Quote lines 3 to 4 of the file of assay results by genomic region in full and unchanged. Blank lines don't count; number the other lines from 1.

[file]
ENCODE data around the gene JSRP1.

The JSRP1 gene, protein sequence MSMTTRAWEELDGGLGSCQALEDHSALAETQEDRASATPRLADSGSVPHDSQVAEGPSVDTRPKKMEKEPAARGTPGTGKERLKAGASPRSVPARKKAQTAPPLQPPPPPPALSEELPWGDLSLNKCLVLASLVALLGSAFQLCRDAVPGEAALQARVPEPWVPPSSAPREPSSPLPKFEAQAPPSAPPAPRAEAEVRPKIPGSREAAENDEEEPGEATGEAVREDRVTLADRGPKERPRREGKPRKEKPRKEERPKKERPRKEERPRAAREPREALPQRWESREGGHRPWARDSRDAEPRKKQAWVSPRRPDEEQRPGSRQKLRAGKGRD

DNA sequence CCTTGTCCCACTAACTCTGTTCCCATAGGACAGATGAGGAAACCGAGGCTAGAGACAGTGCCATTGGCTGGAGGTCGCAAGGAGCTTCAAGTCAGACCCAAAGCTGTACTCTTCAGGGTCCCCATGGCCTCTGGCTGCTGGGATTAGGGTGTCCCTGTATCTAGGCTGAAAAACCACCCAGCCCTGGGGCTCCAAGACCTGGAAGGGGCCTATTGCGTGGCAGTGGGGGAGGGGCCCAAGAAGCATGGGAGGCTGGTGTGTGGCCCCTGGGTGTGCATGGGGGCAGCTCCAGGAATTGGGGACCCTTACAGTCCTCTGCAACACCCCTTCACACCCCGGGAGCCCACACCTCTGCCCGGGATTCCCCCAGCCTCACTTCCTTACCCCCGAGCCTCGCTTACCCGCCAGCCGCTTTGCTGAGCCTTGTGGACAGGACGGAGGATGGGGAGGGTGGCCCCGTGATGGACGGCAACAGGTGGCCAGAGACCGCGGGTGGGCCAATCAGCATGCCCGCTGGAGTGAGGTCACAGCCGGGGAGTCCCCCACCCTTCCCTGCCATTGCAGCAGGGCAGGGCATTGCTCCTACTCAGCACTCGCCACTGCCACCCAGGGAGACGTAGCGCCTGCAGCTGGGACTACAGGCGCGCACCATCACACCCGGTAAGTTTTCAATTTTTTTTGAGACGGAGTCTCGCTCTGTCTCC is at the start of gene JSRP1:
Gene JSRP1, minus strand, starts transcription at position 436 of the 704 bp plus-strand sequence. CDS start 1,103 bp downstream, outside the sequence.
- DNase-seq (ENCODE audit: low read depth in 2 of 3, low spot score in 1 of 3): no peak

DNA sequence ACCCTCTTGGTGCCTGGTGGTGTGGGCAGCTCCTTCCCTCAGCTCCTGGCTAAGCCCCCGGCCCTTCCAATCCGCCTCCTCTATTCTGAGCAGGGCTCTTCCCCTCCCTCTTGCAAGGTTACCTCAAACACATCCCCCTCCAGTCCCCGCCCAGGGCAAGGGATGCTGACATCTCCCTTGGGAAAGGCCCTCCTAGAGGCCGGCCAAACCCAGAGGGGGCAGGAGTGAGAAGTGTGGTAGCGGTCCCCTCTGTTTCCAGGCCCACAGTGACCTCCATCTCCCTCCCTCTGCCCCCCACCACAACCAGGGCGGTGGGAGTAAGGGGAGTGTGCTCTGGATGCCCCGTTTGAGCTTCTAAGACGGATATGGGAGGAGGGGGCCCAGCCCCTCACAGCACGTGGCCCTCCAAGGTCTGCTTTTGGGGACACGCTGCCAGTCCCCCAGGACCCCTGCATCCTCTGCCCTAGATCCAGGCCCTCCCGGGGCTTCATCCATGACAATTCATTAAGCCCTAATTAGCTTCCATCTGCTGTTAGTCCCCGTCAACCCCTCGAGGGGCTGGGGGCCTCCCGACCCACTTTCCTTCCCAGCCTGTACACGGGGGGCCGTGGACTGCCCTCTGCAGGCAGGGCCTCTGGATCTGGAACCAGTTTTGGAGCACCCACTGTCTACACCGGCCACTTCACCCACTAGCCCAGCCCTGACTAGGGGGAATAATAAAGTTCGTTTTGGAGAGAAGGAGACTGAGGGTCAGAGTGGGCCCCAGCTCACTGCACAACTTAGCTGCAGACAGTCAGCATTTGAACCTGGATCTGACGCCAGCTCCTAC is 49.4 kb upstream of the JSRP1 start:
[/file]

DNA sequence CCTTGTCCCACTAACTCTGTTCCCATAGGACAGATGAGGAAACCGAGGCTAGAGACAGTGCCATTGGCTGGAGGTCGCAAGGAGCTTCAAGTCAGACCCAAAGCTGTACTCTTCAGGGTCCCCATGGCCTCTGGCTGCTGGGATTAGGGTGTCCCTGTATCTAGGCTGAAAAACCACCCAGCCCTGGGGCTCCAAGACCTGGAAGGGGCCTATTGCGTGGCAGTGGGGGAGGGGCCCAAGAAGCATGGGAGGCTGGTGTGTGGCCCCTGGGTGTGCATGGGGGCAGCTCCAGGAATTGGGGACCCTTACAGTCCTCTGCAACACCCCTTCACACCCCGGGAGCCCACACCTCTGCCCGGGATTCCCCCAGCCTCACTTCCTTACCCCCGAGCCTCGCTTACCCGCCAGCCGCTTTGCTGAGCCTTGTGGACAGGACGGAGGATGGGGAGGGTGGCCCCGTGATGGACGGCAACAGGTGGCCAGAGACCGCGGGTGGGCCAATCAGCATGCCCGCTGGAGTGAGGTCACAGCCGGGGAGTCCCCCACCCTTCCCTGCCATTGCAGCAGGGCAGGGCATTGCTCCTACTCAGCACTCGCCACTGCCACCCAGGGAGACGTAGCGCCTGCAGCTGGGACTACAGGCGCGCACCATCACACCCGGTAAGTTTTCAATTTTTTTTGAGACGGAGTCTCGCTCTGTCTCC is at the start of gene JSRP1:
Gene JSRP1, minus strand, starts transcription at position 436 of the 704 bp plus-strand sequence. CDS start 1,103 bp downstream, outside the sequence.